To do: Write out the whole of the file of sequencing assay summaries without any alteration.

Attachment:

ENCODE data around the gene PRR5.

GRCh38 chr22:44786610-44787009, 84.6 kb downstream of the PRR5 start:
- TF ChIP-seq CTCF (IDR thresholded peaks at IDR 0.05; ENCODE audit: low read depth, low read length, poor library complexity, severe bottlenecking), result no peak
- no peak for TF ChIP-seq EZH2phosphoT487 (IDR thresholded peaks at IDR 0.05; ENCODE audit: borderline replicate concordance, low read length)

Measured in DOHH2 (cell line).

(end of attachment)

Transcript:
ENCODE data around the gene PRR5.

GRCh38 chr22:44786610-44787009, 84.6 kb downstream of the PRR5 start:
- TF ChIP-seq CTCF (IDR thresholded peaks at IDR 0.05; ENCODE audit: low read depth, low read length, poor library complexity, severe bottlenecking), result no peak
- no peak for TF ChIP-seq EZH2phosphoT487 (IDR thresholded peaks at IDR 0.05; ENCODE audit: borderline replicate concordance, low read length)

Measured in DOHH2 (cell line).